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The Journal of San Diego History
SAN DIEGO HISTORICAL SOCIETY QUARTERLY
Spring 1984, Volume 30, Number 2
Thomas L. Scharf, Managing Editor

Book Reviews

Raymond Starr, Book Reviews Editor

The Cabrillo Era and His Voyage of Discovery. Edited by Carl F. Repusch. San Diego: Cabrillo Historical Association, 1982. Bibliography. Illustrations. Maps. [125 pages.] $6.95 paper.

Reviewed by Stephen A. Colston, Director, San Diego History Research Center, San Diego State University.

On September 28, 1542, three Spanish vessels under the general command of Juan Rodríguez Cabrillo anchored in “an enclosed and very good port” which was named San Miguel in honor of the saint on whose day in the Church’s calendar the discovery was made. The first European contact with the port (which was to be renamed San Diego sixty years later), and with other localities along the coasts of Alta and Baja California, together with events which provide an historical context for interpreting this voyage of discovery, are the subjects of The Cabrillo Era.

The work is a compilation of ten papers which were presented at four seminars sponsored by the Cabrillo Historical Association during the 1970s. The first five papers provide a useful backdrop for the 1542-43 voyage, and the remaining contributions focus on Cabrillo, his men, and the epic voyage. The first paper is an overview by Raymond Brandes of the church in colonial Spanish America and, particularly, the instruments Spain forged to administer her American possessions. The papers which follow treat more specific topics and include a study of the development of naval bases on the west coast of New Spain from 1523 to 1542 by Michael E. Thurman; the implications of the Treaty of Tordesillas (1493) for Spanish and Portuguese voyagers by Luis Mendoca Albuquerque; navigational instruction in Spain and Portugal during the sixteenth century by A. Teixeira da Mota; developments in New Spain which were antecedental to and provided a foundation for Cabrillo’s voyage, and a description of the voyage by Abraham Nasatir. There is also an appraisal of navigational information and instruments available to Iberian mariners at the time of the Cabrillo voyage by James Robert Moriarty, III; the identifications of Cabrillo and his men in select historical sources by Harry Kelsey; the search for sources documenting Cabrillo’s life and voyage by Moriarty; and an article by Robert F. Heizeron about an inscribed stone which may have served as Cabrillo’s grave marker. The final paper is a translation of the summary log of the 1542-43 voyage, attributed to Juan Páez, by Moriarty and Marty Keistman.

The title of the monograph is grammatically incorrect and should have been “Cabrillo’s Era and His Voyage of Discovery.” While all papers are instructive, it is regreted that three studies (Thurman, Albuquerque, Nasatir) do not contain bibliographical citations. These blemishes aside, the volume provides balanced coverage of the Cabrillo voyage set within the broader perspective of sixteenth-century Iberian and colonial Ibero-American history. Most of the studies derived from both secondary and published primary sources and Kelsey’s, in addition to these, from unpublished documents from Seville’s Archivo General de Indias and Guatemala City’s Archivo General de Centro América. The translation of the log is enhanced by an appendix in which Clyde J. Lussier compares the identifications of the localities in the log made by three eminent historians-Hubert Howe Bancroft, Herbert Eugene Bolton, and Henry Raup Wagner. This reviewer found Kelsey’s contribution and Moriarty’s biographical study particularly interesting because, by documenting their investigations, these two scholars have themselves created chronicles of very special journeys of discovery.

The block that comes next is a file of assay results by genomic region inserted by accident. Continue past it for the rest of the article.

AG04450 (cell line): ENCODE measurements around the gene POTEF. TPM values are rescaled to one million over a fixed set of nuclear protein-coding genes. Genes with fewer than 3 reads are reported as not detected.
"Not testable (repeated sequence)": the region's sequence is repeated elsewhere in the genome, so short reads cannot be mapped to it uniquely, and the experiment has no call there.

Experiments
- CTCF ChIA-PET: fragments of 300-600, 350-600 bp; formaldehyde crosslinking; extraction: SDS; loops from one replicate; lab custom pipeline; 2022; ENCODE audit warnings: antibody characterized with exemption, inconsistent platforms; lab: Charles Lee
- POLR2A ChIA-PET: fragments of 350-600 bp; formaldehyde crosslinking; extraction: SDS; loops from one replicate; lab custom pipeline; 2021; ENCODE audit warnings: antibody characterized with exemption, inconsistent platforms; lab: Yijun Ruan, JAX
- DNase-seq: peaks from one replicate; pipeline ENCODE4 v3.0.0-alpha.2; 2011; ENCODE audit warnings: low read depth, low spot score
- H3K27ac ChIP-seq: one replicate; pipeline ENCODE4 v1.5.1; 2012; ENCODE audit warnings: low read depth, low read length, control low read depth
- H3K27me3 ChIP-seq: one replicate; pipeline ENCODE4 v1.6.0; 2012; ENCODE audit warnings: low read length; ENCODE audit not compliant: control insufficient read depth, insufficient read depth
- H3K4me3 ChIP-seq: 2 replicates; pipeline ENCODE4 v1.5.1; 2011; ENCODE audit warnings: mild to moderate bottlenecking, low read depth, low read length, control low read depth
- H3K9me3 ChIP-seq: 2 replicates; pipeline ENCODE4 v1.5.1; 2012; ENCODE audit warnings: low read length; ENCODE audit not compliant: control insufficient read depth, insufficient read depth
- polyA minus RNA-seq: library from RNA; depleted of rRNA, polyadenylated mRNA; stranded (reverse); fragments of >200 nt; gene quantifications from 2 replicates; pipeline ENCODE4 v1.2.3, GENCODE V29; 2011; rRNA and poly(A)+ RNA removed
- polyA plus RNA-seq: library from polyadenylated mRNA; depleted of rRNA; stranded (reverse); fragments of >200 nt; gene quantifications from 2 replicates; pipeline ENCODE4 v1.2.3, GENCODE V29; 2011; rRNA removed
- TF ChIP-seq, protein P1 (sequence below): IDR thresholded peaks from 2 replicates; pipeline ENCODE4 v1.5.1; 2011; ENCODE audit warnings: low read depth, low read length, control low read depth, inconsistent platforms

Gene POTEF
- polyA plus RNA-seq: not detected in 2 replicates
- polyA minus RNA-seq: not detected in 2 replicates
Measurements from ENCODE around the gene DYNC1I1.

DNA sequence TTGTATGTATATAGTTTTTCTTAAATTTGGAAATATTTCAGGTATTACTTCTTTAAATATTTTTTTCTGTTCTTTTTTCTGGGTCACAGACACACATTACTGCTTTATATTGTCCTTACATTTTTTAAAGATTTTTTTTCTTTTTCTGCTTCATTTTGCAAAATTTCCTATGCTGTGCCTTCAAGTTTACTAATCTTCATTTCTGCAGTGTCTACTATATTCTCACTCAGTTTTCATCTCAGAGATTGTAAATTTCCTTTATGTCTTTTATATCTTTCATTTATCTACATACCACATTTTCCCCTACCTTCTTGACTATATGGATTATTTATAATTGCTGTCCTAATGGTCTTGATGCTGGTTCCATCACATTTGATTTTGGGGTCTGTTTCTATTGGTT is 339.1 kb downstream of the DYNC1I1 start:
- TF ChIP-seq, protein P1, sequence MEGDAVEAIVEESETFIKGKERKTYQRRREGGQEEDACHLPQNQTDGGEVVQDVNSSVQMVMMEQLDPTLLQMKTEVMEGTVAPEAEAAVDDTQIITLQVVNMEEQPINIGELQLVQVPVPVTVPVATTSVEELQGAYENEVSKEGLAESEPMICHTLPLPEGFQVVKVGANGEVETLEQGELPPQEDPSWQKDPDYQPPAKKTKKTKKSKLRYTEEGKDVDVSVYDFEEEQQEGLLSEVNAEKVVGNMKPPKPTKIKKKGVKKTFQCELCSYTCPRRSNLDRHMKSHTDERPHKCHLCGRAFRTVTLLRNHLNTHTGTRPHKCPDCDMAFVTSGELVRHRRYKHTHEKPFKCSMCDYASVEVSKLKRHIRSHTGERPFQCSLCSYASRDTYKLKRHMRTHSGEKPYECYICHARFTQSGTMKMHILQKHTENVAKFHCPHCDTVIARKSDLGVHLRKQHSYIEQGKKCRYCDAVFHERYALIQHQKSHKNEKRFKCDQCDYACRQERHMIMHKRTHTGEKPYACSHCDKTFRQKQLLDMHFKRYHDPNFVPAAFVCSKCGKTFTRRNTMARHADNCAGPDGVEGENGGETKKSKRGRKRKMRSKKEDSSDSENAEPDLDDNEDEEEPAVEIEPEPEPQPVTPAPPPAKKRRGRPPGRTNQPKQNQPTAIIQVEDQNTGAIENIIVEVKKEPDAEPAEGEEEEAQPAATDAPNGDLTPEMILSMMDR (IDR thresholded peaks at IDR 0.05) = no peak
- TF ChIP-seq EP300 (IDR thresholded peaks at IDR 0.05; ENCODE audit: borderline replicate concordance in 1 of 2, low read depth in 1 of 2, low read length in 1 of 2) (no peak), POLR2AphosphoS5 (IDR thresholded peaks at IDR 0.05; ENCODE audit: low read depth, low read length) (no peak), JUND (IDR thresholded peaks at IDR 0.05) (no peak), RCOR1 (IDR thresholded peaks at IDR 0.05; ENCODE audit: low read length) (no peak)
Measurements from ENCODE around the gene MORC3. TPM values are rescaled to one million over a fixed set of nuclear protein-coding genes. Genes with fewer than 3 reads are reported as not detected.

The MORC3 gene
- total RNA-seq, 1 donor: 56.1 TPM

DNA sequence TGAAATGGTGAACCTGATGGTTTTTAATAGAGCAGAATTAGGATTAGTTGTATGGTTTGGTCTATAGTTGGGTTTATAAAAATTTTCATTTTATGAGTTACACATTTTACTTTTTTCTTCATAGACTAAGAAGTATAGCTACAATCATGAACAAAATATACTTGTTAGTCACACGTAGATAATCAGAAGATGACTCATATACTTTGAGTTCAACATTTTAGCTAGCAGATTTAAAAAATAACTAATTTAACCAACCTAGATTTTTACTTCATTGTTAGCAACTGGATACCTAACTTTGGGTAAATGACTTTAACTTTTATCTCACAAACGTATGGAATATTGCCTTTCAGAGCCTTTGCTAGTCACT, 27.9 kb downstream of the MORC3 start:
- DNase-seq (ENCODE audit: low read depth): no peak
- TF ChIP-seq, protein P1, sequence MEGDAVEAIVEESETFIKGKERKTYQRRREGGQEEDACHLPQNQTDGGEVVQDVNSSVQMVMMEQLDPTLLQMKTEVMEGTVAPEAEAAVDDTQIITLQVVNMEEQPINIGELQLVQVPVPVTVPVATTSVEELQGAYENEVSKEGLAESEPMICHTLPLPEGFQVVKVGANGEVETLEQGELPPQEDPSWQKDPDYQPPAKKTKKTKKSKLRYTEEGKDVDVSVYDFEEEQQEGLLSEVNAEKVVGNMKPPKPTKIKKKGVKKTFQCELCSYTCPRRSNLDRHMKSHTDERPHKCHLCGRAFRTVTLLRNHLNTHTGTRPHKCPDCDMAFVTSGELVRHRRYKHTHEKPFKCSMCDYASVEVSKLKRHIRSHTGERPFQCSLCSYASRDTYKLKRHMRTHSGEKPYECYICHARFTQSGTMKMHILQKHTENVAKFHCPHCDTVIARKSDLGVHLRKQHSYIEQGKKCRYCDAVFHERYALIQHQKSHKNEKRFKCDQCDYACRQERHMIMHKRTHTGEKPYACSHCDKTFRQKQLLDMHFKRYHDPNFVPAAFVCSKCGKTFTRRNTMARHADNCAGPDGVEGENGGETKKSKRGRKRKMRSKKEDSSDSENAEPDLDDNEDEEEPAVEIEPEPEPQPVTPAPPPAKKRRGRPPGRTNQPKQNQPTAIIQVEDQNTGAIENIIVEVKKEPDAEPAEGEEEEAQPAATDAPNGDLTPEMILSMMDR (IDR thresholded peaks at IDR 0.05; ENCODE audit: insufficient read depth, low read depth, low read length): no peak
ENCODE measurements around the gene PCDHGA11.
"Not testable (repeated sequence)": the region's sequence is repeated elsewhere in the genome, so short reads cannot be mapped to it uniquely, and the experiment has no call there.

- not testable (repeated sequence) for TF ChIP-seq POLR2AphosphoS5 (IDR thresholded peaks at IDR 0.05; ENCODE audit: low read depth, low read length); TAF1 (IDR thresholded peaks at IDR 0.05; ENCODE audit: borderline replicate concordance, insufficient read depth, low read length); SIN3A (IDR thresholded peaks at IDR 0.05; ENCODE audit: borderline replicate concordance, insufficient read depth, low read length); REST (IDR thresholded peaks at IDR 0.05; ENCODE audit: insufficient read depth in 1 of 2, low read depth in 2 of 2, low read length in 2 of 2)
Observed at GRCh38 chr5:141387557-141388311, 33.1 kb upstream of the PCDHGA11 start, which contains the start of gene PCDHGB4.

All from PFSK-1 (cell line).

In sum, the book deserves the attention of every serious student of the Age of Discovery. The work represents the state of the art of Cabrillo studies and, it is hoped, will stimulate historians to conduct further investigations in this area.

This volume is the result of a long term commitment by the Cabrillo Historical Association, and especially Carl F. Repusch, to encourage and to pursue research on Cabrillo and his voyages. In addition to sponsoring the seminars on Cabrillo and publishing this volume of essays, Repusch was also instrumental in launching a major project to locate the original Cabrillo logs and other documents which would confirm either his Portuguese or Spanish nationality. Starting in 1982, the Association began a major search for manuscripts relating to Cabrillo, in order to acquire photocopies of such manuscripts, and to deposit the copies at the Cabrillo National Monument with the objective of making these original research materials more accessible to scholars. Queries directed to repositories in the United States, Latin America, and Europe have secured copies of the Páez log plus a group of documents, dating from 1568-71, from the Archivo General de Indias which relate to a Guatemala encomienda (a grant of Indian labor) of a certain Juan Páez who may have been the same as the purported author of the summary log. The search for Cabrillo materials is continuing and staff from National Park Service are as of this writing investigating the holdings of Spanish archives.

Repusch was engaged in this repository search until shortly before his death on May 30, 1983. This volume which he edited, and the research project he initiated, together constitute as much of a monument to this remarkable avocational historian as the statue gracing the Cabrillo National Monument is to the accomplishments of a sixteenth-century mariner.